By David Alexander
WASHINGTON (Reuters) - Secretary of State Hillary Clinton, vowing to do "whatever it takes," tried to rally Senate support on Wednesday for a new nuclear arms treaty with Russia, even as more Republicans voiced opposition to a vote before the new year.
A day after a key Senate Republican expressed doubts about President Barack Obama's drive to ratify the accord before January, White House spokesman Robert Gibbs sought to dispel the notion that the treaty had been dealt a serious blow.
Gibbs said the administration was confident the Senate would take up the strategic arms treaty before Congress ends its term this year.
"We'll have the votes to pass it," he said.
Clinton went to Capitol Hill to press senators on the urgency of bringing the deal to a vote during the final weeks of the current Congress -- the so-called "lame-duck" session.
Democrats are concerned the treaty may face more difficulty in the new year because their Senate majority will be smaller in the new Congress due to recent election losses.
"This is not an issue that can afford to be postponed," Clinton said after meeting lawmakers. "The administration ... will do whatever it takes -- literally around the clock -- to reach out, to answer questions, to have discussions."
Analysts say the START debate reflects growing polarization in Congress over public policy and U.S. national security.
Obama and Russian President Dmitry Medvedev signed the New START treaty in April to replace the previous START accord, which expired last December. The new agreement commits the former Cold War foes to cut deployed nuclear weapons by about 30 percent, to no more than 1,550, within seven years.
The accord is seen as one of Obama's top foreign policy accomplishments, a part of his effort to improve relations with Russia and his drive against nuclear proliferation. He promised Medvedev on Sunday that ratification during the final weeks of the year was a priority for his administration.
But Senator Jon Kyl, who has taken the Republican lead in negotiations with the administration over the treaty, dealt the ratification push a blow on Tuesday when he announced he did not believe there was enough time left this year to resolve the outstanding differences over START.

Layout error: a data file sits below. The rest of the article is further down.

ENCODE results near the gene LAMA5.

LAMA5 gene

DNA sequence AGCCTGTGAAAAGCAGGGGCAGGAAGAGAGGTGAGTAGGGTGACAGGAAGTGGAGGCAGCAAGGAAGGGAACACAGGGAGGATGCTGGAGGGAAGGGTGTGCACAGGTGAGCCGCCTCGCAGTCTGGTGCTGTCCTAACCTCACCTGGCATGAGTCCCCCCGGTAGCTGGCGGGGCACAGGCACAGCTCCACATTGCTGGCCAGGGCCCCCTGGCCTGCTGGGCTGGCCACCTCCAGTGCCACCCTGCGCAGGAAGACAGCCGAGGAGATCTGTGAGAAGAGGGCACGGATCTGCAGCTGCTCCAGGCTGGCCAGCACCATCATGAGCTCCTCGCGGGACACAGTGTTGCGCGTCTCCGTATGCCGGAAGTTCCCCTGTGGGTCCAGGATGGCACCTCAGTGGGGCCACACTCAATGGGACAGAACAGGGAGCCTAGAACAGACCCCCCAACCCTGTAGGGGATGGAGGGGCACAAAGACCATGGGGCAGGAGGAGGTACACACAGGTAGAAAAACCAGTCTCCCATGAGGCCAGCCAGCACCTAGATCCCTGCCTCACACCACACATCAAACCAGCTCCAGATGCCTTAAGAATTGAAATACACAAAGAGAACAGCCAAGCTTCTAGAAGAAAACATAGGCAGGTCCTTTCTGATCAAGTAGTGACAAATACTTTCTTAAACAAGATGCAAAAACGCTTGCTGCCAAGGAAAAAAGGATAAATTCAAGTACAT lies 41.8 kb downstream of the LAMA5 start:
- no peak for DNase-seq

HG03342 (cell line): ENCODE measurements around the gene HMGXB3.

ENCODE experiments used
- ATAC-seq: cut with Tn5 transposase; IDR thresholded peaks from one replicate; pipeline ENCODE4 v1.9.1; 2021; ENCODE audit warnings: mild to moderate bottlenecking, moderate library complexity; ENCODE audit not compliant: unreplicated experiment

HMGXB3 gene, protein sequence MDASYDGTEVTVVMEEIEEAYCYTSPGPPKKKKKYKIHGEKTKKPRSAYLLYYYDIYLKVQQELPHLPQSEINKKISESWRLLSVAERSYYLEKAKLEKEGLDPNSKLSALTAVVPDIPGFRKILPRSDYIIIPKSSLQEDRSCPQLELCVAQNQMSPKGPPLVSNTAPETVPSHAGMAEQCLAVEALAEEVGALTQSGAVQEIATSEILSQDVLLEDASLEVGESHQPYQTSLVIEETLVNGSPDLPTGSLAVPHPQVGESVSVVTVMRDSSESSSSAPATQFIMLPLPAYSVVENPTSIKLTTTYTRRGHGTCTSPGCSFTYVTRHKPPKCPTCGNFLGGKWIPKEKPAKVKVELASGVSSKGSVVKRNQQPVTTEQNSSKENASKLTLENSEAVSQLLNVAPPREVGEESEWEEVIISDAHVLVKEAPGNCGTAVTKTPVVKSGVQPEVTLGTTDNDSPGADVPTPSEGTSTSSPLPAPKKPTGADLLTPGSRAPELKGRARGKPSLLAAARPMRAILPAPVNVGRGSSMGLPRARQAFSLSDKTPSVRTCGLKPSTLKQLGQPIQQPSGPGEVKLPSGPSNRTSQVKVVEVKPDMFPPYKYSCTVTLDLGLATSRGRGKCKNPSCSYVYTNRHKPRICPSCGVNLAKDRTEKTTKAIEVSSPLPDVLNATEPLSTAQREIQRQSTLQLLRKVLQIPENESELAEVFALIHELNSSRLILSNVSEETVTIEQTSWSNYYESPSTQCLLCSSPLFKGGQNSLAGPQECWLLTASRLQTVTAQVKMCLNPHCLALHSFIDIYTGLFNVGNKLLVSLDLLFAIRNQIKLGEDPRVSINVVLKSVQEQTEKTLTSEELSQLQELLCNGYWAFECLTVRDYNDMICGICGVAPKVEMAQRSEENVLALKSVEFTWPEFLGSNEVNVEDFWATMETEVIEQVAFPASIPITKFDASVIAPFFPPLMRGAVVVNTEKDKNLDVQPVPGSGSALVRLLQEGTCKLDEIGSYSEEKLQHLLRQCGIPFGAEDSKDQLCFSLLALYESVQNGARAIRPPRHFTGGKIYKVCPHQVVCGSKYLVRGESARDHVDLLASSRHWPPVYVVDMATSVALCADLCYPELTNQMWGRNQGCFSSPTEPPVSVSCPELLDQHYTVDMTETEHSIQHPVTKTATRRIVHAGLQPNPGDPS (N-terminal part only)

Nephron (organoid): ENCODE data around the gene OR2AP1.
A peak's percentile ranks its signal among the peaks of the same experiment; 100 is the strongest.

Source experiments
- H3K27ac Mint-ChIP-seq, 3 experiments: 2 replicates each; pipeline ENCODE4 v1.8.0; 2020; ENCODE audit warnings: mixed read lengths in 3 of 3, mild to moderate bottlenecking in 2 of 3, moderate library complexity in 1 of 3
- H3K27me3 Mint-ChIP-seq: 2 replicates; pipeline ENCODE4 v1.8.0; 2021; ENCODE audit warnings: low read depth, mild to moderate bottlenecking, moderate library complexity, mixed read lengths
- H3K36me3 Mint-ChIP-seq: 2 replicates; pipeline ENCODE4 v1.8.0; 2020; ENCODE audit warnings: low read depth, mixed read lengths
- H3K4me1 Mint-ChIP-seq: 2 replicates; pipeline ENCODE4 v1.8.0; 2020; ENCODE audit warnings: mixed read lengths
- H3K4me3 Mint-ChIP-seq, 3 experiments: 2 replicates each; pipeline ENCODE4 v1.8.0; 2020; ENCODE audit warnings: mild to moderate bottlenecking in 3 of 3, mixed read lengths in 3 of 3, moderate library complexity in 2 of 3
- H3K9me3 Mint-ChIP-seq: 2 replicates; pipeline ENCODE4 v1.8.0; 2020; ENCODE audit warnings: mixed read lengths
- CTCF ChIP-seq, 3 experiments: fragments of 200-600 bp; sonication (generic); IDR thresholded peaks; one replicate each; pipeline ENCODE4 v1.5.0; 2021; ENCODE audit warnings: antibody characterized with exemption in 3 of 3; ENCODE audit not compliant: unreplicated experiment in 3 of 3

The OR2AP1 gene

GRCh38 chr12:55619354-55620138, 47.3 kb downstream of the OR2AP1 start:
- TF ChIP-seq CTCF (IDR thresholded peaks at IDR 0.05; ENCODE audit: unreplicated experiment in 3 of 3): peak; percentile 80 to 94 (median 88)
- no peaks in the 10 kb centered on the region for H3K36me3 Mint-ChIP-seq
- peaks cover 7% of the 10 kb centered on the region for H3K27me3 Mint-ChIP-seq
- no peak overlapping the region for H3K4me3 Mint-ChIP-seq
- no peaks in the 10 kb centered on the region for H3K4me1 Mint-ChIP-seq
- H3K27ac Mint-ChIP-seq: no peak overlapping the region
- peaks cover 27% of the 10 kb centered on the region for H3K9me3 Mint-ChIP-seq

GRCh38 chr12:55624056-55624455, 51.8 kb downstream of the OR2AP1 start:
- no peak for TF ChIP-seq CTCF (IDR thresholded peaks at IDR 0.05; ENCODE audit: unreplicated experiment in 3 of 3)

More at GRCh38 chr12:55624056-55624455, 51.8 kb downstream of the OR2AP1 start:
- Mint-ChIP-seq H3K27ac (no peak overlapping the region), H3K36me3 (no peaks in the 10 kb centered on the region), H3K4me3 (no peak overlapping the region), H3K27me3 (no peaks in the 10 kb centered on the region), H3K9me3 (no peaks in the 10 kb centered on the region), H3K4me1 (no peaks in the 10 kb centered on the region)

Kyl's comments raised questions about whether Democrats could bring the treaty to a vote since significant Republican backing is needed to muster the 67 votes it will take to ratify the treaty in the 100-member Senate.
Senate Democratic leader Harry Reid said in a statement he was "puzzled" by Kyl's comments and assured him "the Senate will be in session after Thanksgiving (on November 25) and will have time to consider and ratify it."
Obama, Vice President Joe Biden, Clinton and others are holding a meeting at the White House on Thursday to discuss the treaty with former Democratic and Republican secretaries of state, the White House said.
Clinton said Senate Foreign Relations Committee chairman John Kerry and Senator Richard Lugar, the panel's top Republican, both believed the treaty needed to be ratified before the end of the year.
"Some have suggested that we should hit the pause button, that it is too difficult to do this treaty in a lame-duck session," said Clinton, flanked by the two senators. "I strongly disagree."
Other Republicans voiced new concerns about the treaty and raised objections to considering it in the lame-duck session.
"That's always a very tight session," Senator Orrin Hatch told MSNBC television. "It's going to take more time than just a couple of days or even a week to examine the START treaty."
Senator George Voinovich said Obama's vision of a world free of nuclear weapons was "noble" but implications of the START treaty for Eastern European allies had to be considered.
"I am deeply concerned the New START treaty may once again undermine the confidence of our friends and allies in Central and Eastern Europe," he said in a speech on the Senate floor.
Former Ambassador Richard Burt, a chief negotiator on the original START treaty, said some Republicans seemed to be developing the sense "that if a Democratic administration reaches an (arms) agreement that it's automatically suspect."
The situation "is really not healthy for the conduct of a coherent U.S. foreign policy," said Burt, a Republican who now chairs Global Zero, an advocacy group that seeks the verifiable global elimination of nuclear weapons.
(Additional reporting by Thomas Ferraro, Jeff Mason and David Morgan; Editing by John O'Callaghan and Eric Walsh)